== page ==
Recently here in the UK, we saw the switch to British Summer Time, a sure sign that better weather is on the way (even in London). But there is still a chance of a cold snap and our valuable studio gear does not like changes in temperature. Steve Sande writing for the OWC blog takes up the story.
Cold weather can affect parts of the Northern Hemisphere as late into the year as April or even May and as unpleasant as cold temperatures are for humans, they can also wreak havoc on consumer electronics. Here are a few tips to ensure that all of your devices can survive the cold.
Let Them Warm Up
Let’s say you just received a new gadget, and it’s been sitting on your front porch for four hours after delivery in subzero temperatures. Sure, you’d love to unbox it and get to work right away. Our suggestion? Let everything come up to room temperature slowly first.
Hard drives are especially susceptible to issues when they’re cold, as the lubricants that keep the platters spinning freely can thicken when chilled. If those platters are unable to spin at their design speeds, your device may not boot properly or data written to the drive while cold can be totally unreadable later.
Condensation is another killer for cold electronics in areas with high humidity. Those of you who wear glasses know that going from the cold outside to a warm, cheery house can result in those glasses getting covered with condensation — you can’t see through the resulting fog on your lenses.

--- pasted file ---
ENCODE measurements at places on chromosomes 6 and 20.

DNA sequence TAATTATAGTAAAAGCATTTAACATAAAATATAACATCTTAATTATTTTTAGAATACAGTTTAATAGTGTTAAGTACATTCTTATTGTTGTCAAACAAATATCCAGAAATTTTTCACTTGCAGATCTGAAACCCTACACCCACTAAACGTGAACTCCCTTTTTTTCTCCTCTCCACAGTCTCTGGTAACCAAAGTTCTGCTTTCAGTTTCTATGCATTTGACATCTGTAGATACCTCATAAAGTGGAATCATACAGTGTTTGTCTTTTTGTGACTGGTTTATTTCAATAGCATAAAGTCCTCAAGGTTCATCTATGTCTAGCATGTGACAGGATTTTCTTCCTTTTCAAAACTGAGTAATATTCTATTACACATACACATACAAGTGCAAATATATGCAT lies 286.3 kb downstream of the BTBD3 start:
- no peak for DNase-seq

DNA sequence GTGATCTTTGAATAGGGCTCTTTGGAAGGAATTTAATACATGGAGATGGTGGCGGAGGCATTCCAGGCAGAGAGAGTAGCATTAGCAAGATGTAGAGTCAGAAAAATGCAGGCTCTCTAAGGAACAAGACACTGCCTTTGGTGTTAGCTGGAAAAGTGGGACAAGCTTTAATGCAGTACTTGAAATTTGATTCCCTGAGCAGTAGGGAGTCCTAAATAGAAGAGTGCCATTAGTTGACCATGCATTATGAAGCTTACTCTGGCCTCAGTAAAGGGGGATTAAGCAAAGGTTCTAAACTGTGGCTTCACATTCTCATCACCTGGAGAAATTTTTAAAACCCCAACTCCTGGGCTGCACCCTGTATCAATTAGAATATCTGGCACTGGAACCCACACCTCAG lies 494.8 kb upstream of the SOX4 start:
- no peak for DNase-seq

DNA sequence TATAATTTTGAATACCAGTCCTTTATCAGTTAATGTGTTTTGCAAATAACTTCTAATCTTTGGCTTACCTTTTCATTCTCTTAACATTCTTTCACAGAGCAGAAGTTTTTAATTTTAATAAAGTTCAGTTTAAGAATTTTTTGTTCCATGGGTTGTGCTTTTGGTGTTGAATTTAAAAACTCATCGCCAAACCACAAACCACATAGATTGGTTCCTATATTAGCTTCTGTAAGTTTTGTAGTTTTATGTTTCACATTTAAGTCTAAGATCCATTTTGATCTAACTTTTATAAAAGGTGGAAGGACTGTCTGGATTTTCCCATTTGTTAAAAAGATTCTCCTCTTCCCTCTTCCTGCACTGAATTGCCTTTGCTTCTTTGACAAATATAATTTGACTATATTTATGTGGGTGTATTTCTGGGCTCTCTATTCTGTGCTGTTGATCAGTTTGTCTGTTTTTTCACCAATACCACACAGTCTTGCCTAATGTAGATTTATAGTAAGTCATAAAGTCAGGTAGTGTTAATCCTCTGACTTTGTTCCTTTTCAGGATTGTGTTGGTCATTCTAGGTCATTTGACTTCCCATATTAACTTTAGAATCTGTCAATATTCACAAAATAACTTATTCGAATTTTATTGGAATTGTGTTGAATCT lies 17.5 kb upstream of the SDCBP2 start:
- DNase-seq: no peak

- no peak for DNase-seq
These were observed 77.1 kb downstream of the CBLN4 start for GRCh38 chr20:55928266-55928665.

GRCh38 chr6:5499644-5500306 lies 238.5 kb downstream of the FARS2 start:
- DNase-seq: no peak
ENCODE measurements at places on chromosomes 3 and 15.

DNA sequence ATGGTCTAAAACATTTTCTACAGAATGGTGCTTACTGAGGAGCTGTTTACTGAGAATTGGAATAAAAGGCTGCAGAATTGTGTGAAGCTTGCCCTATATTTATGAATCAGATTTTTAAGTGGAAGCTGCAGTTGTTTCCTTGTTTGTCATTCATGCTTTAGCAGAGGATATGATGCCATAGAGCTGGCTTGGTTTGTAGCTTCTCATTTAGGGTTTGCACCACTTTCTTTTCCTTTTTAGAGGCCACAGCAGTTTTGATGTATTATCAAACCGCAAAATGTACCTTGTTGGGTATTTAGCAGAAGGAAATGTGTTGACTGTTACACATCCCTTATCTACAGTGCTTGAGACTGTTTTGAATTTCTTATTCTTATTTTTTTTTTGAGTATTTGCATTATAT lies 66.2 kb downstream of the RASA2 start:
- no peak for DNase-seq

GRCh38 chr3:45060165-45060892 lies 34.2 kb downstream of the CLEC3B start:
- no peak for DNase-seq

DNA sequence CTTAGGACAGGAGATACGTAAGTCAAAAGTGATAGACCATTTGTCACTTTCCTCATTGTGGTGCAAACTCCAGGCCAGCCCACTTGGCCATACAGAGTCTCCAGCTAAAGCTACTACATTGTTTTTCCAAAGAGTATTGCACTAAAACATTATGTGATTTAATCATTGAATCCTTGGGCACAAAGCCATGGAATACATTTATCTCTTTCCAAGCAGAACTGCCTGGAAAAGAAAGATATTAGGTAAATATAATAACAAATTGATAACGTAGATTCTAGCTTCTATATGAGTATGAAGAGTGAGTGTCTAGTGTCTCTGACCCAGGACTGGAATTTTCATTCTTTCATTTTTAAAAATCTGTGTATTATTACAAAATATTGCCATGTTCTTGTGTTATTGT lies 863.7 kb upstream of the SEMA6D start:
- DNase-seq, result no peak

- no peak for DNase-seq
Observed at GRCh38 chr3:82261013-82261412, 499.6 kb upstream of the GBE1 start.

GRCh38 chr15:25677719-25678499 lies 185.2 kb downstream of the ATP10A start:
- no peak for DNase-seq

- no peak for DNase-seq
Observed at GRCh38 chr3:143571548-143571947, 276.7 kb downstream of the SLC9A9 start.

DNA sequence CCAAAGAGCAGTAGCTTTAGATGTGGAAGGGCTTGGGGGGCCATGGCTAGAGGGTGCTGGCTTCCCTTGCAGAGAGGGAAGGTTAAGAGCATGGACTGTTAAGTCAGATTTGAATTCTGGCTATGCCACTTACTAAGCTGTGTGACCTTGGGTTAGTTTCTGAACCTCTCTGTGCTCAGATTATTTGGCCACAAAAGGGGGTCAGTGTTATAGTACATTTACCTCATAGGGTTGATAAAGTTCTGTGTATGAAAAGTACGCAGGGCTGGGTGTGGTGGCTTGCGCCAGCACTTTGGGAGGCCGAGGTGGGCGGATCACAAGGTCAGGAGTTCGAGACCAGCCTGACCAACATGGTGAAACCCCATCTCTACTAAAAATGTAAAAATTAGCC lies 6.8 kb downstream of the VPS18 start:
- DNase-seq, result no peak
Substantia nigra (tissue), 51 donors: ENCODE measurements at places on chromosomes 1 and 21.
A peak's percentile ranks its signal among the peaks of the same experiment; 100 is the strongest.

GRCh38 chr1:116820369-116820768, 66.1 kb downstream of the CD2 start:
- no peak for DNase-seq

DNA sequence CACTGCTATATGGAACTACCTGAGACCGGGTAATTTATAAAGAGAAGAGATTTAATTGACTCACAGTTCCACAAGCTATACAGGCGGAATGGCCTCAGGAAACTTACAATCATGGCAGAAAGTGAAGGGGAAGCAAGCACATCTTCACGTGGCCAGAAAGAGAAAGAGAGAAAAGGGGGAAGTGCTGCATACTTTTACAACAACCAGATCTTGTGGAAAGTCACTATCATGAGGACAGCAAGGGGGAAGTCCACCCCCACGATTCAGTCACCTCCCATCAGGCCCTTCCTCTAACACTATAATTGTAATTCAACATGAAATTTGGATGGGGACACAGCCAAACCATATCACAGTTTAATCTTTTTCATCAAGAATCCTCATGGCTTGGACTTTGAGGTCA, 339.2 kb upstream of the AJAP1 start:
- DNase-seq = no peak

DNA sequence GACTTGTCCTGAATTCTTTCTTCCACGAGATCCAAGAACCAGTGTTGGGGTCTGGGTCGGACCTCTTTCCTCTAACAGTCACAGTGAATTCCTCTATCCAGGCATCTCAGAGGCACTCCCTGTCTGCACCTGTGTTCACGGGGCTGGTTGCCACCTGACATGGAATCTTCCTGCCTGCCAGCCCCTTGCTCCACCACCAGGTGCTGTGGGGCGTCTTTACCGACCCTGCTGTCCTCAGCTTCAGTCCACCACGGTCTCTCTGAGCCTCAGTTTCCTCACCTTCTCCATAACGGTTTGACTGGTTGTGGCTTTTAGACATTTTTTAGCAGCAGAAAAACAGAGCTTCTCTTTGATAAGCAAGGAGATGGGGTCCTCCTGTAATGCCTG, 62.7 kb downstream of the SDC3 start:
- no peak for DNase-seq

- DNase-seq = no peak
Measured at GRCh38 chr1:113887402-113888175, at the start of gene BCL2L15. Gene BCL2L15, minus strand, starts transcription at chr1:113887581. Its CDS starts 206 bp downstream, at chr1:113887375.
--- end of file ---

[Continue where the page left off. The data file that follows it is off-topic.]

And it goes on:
The same effect can cause issues with electronics; bring a vented hard drive into a warm, humid location after it has been sitting in cold weather for a while, and the condensation can be bad enough to cause electrical shorts on circuitry.
The fix? Don’t let the device be exposed to a sudden rise in temperature if it has been chilled for a while. Leave that drive in its shipping box for a while and let it warm up. For laptops, give them some time to warm up from subzero temperatures before turning them on.
Fortunately, we’re seeing a lot more Solid State Drives these days, and they’re not as susceptible to cold weather issues as hard drives are thanks to their lack of moving parts. However, it is still recommended that they are operated only once they’ve been warmed to a temperature of 0°C (32°F) or above.
Batteries And Low Temperatures
Here’s another thing to keep in mind if you’re ever out in the cold and want to charge your iPhone, iPad or MacBook. The Lithium-ion batteries found in many current consumer mobile electronic devices cannot be charged at temperatures below 0°C (32°F) without causing damage.
Although the cold battery may appear to be charging normally, metallic lithium plating can occur on the battery anode. This is a permanent condition, and batteries that experience plating are more apt to fail if exposed to vibration or other stressful states.
The solution? Don’t charge your electronic devices at temperatures below freezing and you’ll be OK.
Not Sure If It’s Too Cold? Check Your Specs
One final word of caution. If you’re not sure whether your device will work outside in cold weather, check the manufacturer specifications. Most specs include minimum and maximum temperatures both for storage and for use, and as long as you keep those limits in mind while either storing or using your device, you should be able to prevent damage.
The MacBook Pro with Touch Bar, for example, can be stored in temperatures from -13° to 113°F (-25 to 45°C), but only used in temperatures between 50° to 95°F (10° to 35°C). An iPhone can operate in a wider range — 32° to 95°F (0 to 35°C), and can withstand non-operating temperatures between -4° and 113°F (-20° to 45°C).